Blogs, ezines, Facebook, LinkedIn, and Twitter are all great ways to disseminate information and let prospects get to know, like and trust you enough to want to spend money on your products and services. The more information you put out there, the more people can get to know you.
And not just professional advice and educational information. Personal information can be the key to turning you from a faceless internet marketer to a real person your prospects can relate to. I’ve heard countless stories of people who’ve experienced an explosion in their online business after sharing personal stories about themselves.
One man shared the story of his mentally challenged child, another took a trip around the world and wrote about his trip, Alexandria Brown wrote about her cats. Each of these online marketers experienced a flood of email and an explosion in sales after sharing personal information.
But when do you cross the line of TMI – too much information?
Sometimes it’s a judgment call but here are some examples:
1. Inappropriate Content
On Facebook, if someone sends me a Friend request, as a rule I accept – even though some people are rude and just send the default request message without including a personal note about how they found me. When someone makes such a request, I always visit their profile page to learn more about them and to send them a note so we can start networking.
The other day I accepted a Friend request and visited the man’s profile. On his wall were some sexually risqué comments and pictures.
They weren’t exactly obscene. In fact, if they’d been on a Facebook page of a high school friend I would probably have laughed and left a smart alec comment. But because this person was networking in a business context, it put me off. And I could easily see how some people might be offended by this.
If you’re using Facebook or other social media tools for business purposes, don’t include comments or images that you wouldn’t hang in your cubicle if you worked in a corporate setting. It should be obvious, but apparently not.
2. Advertising Valuables
My sister’s neighbor was the victim of a home invasion last year. Turned out he had advertised a valuable item for sale on Craigslist. He got a response and invited the person to his house. Instead of a buyer, two armed gunmen arrived at his door.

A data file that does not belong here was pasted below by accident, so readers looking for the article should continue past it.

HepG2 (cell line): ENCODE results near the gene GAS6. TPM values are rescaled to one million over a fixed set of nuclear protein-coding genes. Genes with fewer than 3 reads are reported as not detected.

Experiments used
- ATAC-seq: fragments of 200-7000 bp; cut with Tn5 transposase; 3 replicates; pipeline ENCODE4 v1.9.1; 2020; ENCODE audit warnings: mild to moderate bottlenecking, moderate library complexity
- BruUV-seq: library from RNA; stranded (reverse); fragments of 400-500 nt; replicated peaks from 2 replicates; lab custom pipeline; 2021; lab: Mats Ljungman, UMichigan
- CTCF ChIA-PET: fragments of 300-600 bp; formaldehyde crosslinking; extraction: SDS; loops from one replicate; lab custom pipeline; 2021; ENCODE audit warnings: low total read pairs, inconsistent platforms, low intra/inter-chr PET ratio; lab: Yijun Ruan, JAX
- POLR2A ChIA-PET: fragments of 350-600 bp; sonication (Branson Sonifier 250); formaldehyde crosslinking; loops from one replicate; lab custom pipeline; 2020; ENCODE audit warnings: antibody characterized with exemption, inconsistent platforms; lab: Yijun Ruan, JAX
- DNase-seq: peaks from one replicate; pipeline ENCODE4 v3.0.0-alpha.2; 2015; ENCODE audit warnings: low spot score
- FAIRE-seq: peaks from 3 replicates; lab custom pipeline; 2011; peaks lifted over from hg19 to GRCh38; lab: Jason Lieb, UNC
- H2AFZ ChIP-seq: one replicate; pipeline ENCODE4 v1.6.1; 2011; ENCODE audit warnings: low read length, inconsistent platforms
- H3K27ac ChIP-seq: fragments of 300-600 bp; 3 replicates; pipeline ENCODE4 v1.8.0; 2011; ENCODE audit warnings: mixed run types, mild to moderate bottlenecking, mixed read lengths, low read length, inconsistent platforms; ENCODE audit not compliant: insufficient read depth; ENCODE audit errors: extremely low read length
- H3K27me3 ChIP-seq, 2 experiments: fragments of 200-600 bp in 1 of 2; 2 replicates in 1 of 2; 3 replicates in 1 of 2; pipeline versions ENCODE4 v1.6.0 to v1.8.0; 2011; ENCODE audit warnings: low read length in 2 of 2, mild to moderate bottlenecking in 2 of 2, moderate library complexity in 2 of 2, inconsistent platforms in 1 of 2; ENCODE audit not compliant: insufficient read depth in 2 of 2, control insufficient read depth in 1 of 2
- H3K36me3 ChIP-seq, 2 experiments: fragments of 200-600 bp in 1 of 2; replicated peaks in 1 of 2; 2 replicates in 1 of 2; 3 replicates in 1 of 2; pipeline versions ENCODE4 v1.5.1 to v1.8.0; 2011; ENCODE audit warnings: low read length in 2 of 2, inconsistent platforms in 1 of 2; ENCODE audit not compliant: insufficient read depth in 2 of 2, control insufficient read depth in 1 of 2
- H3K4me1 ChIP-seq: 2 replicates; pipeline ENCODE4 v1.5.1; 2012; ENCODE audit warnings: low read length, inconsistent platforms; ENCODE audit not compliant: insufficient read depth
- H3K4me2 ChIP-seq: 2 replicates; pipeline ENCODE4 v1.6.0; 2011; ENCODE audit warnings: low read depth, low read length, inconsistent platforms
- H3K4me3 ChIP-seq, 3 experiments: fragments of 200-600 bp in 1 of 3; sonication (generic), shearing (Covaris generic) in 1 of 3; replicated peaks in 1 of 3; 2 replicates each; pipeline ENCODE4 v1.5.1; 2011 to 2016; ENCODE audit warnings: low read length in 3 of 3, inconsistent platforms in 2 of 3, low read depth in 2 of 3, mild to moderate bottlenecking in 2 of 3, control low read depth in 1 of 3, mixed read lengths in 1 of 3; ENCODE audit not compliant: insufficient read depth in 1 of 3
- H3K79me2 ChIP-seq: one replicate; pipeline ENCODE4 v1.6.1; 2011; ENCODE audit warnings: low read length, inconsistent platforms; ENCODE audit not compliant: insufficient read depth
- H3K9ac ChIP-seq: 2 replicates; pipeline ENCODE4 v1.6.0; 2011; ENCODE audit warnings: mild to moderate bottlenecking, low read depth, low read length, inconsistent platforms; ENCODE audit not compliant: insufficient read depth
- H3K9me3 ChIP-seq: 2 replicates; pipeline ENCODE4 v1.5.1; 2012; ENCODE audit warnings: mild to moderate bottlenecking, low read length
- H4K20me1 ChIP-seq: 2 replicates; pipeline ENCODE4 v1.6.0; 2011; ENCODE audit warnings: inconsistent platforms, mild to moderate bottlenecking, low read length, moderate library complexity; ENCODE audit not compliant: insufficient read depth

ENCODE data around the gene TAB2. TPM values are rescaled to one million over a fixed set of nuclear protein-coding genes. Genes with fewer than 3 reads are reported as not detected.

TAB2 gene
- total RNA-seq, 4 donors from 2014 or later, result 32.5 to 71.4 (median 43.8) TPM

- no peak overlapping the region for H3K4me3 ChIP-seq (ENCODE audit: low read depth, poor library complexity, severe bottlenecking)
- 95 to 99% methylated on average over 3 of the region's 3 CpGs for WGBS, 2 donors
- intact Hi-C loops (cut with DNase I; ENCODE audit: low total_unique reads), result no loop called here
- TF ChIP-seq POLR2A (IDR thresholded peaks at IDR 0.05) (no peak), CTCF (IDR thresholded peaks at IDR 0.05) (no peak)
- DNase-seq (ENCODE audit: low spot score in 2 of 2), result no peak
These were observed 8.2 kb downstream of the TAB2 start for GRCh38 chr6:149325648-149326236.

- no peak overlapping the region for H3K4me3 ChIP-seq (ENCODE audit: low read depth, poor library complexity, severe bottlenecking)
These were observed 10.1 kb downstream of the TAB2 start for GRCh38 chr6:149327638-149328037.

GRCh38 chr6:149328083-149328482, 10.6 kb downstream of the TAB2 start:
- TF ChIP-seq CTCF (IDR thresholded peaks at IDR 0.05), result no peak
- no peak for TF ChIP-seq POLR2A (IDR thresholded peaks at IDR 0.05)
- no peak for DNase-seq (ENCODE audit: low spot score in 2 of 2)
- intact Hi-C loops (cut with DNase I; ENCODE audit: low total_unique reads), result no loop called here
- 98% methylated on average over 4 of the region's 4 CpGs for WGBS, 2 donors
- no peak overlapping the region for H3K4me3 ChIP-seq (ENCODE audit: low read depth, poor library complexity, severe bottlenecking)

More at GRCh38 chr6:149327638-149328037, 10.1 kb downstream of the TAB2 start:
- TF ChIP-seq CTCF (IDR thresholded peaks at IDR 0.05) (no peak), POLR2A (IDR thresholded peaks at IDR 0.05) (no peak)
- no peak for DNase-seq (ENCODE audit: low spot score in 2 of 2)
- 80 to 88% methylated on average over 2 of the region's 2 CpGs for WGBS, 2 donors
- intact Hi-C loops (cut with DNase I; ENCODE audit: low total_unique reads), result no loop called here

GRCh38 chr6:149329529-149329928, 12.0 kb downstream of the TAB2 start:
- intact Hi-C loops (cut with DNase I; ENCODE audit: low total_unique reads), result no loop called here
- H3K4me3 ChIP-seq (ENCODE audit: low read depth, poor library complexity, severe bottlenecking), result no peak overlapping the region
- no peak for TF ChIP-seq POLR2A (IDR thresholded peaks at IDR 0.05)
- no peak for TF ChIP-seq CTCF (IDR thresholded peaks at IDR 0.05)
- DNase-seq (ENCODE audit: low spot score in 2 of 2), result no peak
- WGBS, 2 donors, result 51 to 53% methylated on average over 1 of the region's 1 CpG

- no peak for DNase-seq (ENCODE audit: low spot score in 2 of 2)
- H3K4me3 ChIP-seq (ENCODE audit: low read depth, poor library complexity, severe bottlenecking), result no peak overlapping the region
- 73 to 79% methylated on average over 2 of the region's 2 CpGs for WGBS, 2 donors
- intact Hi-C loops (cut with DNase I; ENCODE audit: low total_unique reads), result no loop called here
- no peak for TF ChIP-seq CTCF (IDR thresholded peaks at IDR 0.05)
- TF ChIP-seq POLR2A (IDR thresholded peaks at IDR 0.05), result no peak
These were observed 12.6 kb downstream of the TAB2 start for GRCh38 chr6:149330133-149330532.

I’ve noticed a lot of people posting about their young children, complete with names, ages and photographs. In this day and age, with the number of sexual predators online, this practice worries me. I do write about my son from time to time, but you’ll notice I don’t mention his name, don’t talk about his age and don’t post photos. Odds are people reading my blog are not criminals, but why take the chance?
4. Irresponsible behaviour
While this example does not likely apply to Baby Boomer Entrepreneurs (I hope), it might apply to our children so take note.
I know of at least one recruiter who upon receiving a resume immediately checks out the applicant on Facebook. If the applicant’s profile has lots of inappropriate content and references to partying, drinking and drug use, the resume gets tossed. It doesn’t matter how qualified the applicant is, if their personal life sounds too wild, they don’t even get the chance to prove themselves in an interview.
These are just a few examples of where you can stray into putting too much information out there on the web. Remember, you never know who’s looking at your information. If you are using the internet for promoting your business, don’t put anything online that you wouldn’t want a potential customer to see. If it’s there, I guarantee someone will find it.
Andrea J. Stenberg